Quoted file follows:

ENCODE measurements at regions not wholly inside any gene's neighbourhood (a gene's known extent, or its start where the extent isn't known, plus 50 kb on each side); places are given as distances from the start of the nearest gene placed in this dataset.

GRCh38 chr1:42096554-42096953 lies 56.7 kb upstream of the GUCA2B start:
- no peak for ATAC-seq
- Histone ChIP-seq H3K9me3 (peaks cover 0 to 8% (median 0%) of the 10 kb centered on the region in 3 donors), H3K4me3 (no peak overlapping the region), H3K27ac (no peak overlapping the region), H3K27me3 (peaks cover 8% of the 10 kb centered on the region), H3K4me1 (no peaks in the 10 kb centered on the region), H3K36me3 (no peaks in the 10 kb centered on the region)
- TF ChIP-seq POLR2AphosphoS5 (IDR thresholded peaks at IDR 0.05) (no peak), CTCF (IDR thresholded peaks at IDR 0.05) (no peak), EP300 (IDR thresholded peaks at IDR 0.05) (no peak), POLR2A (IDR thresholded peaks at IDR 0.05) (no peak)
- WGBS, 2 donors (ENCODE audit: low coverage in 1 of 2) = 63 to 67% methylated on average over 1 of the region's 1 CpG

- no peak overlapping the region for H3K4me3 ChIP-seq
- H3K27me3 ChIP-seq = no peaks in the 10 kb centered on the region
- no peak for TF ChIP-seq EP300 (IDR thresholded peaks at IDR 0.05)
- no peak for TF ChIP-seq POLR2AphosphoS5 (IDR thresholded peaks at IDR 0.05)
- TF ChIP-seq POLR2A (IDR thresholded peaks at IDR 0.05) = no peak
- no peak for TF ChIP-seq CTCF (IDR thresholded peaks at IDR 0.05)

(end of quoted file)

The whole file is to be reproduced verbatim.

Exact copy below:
ENCODE measurements at regions not wholly inside any gene's neighbourhood (a gene's known extent, or its start where the extent isn't known, plus 50 kb on each side); places are given as distances from the start of the nearest gene placed in this dataset.

GRCh38 chr1:42096554-42096953 lies 56.7 kb upstream of the GUCA2B start:
- no peak for ATAC-seq
- Histone ChIP-seq H3K9me3 (peaks cover 0 to 8% (median 0%) of the 10 kb centered on the region in 3 donors), H3K4me3 (no peak overlapping the region), H3K27ac (no peak overlapping the region), H3K27me3 (peaks cover 8% of the 10 kb centered on the region), H3K4me1 (no peaks in the 10 kb centered on the region), H3K36me3 (no peaks in the 10 kb centered on the region)
- TF ChIP-seq POLR2AphosphoS5 (IDR thresholded peaks at IDR 0.05) (no peak), CTCF (IDR thresholded peaks at IDR 0.05) (no peak), EP300 (IDR thresholded peaks at IDR 0.05) (no peak), POLR2A (IDR thresholded peaks at IDR 0.05) (no peak)
- WGBS, 2 donors (ENCODE audit: low coverage in 1 of 2) = 63 to 67% methylated on average over 1 of the region's 1 CpG

- no peak overlapping the region for H3K4me3 ChIP-seq
- H3K27me3 ChIP-seq = no peaks in the 10 kb centered on the region
- no peak for TF ChIP-seq EP300 (IDR thresholded peaks at IDR 0.05)
- no peak for TF ChIP-seq POLR2AphosphoS5 (IDR thresholded peaks at IDR 0.05)
- TF ChIP-seq POLR2A (IDR thresholded peaks at IDR 0.05) = no peak
- no peak for TF ChIP-seq CTCF (IDR thresholded peaks at IDR 0.05)